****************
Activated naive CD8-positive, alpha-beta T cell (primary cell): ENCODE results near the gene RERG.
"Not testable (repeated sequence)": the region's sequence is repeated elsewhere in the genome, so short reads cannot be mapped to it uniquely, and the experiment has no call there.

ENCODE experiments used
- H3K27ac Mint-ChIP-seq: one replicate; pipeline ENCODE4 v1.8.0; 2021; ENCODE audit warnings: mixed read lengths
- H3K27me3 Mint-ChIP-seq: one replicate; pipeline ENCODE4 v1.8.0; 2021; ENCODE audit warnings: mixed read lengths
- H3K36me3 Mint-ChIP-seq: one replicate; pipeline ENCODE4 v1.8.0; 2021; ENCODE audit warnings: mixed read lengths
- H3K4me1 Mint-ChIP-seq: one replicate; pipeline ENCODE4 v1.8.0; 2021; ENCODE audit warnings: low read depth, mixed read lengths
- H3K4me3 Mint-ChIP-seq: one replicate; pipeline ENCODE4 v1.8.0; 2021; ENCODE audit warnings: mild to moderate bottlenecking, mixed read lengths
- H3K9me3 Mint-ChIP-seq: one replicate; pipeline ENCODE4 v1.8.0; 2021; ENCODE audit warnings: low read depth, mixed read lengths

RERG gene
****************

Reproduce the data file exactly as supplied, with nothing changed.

Activated naive CD8-positive, alpha-beta T cell (primary cell): ENCODE results near the gene RERG.
"Not testable (repeated sequence)": the region's sequence is repeated elsewhere in the genome, so short reads cannot be mapped to it uniquely, and the experiment has no call there.

ENCODE experiments used
- H3K27ac Mint-ChIP-seq: one replicate; pipeline ENCODE4 v1.8.0; 2021; ENCODE audit warnings: mixed read lengths
- H3K27me3 Mint-ChIP-seq: one replicate; pipeline ENCODE4 v1.8.0; 2021; ENCODE audit warnings: mixed read lengths
- H3K36me3 Mint-ChIP-seq: one replicate; pipeline ENCODE4 v1.8.0; 2021; ENCODE audit warnings: mixed read lengths
- H3K4me1 Mint-ChIP-seq: one replicate; pipeline ENCODE4 v1.8.0; 2021; ENCODE audit warnings: low read depth, mixed read lengths
- H3K4me3 Mint-ChIP-seq: one replicate; pipeline ENCODE4 v1.8.0; 2021; ENCODE audit warnings: mild to moderate bottlenecking, mixed read lengths
- H3K9me3 Mint-ChIP-seq: one replicate; pipeline ENCODE4 v1.8.0; 2021; ENCODE audit warnings: low read depth, mixed read lengths

RERG gene